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DVD previews for this week

“Jobs” (PG-13,127 minutes, Universal): A dramatization of the life of Apple founder and chief executive Steve Jobs (played by Ashton Kutcher), the movie opens with a brief prologue showing a graying Jobs at the 2001 unveiling of the iPod music player. The film then leaps backward to the 1970s, when a barefoot and much younger Jobs is about to become a college dropout. The shaggy-haired hippie kid is far more comfortable territory for the boyish Kutcher. Flashing back to the character as a young man helps the audience get used to Kutcher in the role, allowing him to grow into the part as the character matures. Kutcher does a couple of things well, aping Jobs’ guarded, tight-lipped smile and familiar, half-hunching, half-bouncing gait. But there’s a void inside the man that Kutcher never fills. The problem is not with the actor but with the film itself. Directed by Joshua Michael Stern (“Swing Vote”) and written by first-time screenwriter Matt Whiteley, “Jobs” confuses the story of Apple, the company, with the story of its guru and guiding force, spending way too much time on backroom personnel dealings than on encounters that might help us understand, on a deep level, the title character. Contains obscenity, brief sensuality and drug use.

“Red 2” (PG-13, 116 minutes, Summit Entertainment/Lionsgate): The 2010 sleeper hit “Red” felt refreshing and paid as much attention to the comedy as to the action, but the luster has faded in a clunky and unsatisfying “Red 2.” CIA retiree Frank (Bruce Willis) has returned to the quiet life, shopping at Costco with his girlfriend, Sarah (Mary-Louise Parker). As he attempts to embrace the joys of the ’burbs while searching for giant bags of shrimp, she’s despondent, craving adventure. Luckily, Frank’s quirky former partner, the conspiracy theorist Marvin (John Malkovich), appears with a new plan in mind. The trio ends up traveling to Paris, Moscow and London trying to discern the meaning of Operation Nightshade. The plot is fairly busy, and so’s the action: shootouts, car chases, shootouts during car chases, hand-to-hand combat, helicopter crashes, bomb explosions and death by paper crane. Contains intense action sequences, mostly bloodless violence, language and drug references.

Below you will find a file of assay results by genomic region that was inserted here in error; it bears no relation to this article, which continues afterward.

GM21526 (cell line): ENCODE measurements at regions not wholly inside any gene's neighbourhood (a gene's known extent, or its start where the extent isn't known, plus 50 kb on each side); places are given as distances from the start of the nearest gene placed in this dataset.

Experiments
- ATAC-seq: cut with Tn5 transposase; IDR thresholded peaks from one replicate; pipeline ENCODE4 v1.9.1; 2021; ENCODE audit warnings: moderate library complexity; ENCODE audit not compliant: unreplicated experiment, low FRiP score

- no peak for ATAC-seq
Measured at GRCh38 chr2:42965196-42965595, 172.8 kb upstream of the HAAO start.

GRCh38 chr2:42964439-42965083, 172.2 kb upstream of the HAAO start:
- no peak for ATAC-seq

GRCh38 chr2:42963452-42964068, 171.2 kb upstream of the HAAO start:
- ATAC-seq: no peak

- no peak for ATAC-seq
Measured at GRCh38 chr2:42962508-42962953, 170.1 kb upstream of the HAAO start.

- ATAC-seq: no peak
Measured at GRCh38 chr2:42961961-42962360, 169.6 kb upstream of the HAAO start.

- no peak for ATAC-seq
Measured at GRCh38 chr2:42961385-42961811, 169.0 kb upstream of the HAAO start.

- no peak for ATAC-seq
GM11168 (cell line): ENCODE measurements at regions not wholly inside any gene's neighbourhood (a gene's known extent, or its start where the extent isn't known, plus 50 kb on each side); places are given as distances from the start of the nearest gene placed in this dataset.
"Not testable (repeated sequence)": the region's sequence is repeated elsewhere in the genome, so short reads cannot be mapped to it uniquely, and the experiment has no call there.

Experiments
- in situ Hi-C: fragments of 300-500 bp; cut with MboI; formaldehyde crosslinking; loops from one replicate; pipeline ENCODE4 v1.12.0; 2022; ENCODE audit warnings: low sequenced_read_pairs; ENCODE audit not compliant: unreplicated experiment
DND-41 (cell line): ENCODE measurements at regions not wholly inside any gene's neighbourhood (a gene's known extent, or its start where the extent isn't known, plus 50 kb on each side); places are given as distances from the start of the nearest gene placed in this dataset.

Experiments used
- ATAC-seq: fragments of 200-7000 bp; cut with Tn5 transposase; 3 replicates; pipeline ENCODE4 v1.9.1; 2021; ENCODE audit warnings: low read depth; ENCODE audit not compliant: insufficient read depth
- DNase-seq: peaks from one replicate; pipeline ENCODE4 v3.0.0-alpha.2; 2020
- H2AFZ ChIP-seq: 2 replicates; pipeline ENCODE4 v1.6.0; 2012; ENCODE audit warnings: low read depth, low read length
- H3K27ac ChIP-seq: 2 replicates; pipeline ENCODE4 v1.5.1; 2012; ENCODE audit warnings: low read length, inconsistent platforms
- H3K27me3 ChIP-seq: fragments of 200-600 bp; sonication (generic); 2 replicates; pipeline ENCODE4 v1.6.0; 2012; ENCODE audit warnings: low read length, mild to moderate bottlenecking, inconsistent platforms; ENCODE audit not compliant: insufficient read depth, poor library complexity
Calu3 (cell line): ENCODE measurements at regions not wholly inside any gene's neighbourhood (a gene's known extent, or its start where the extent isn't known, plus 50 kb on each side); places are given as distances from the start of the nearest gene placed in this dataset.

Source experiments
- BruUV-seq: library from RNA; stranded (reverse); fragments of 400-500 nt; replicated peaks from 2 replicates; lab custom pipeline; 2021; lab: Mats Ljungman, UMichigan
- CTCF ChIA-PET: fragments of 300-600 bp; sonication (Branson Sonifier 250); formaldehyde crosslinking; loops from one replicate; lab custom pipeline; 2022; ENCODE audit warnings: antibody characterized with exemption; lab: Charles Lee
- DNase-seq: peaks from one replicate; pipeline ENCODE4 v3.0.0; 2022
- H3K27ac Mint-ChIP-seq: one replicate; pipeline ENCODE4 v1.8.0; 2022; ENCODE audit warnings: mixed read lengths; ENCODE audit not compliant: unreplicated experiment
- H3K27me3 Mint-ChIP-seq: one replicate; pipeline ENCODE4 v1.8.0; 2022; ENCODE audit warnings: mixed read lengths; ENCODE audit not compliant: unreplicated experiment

Also: “The Getaway,” “The Canyons,” “Zatoichi: The Blind Swordsman” (Japan, 25 Zatoichi films made between 1962 and 1973, The Criterion Collection), “JFK Assassination: The Definitive Guide” (History Channel documentary), “Le joli mai” (“The Lovely Month of May,” 1963, re-released in the U.S. in September), “Battle Ground” (a.k.a. “Forbidden Ground”), “The Horror Show” (1989), “Samson & Delilah” (Australia), “How Sherlock Changed the World” (PBS documentary), “Photo: A History From Behind the Lens” (documentary, Athena), “Romeo and Juliet in Yiddish” (2010), “The Snow Queen” (Russia, animated) and “Please Kill Mr. Know It All.”

Television series: “Breaking Bad: The Final Season” “Murdoch Mysteries, Season 6” (13 episodes of Canadian detective series, Acorn Media), “Agatha Christie’s Poirot, Series 10” ( and “Old Dogs & New Tricks: Seasons 1 & 2.”

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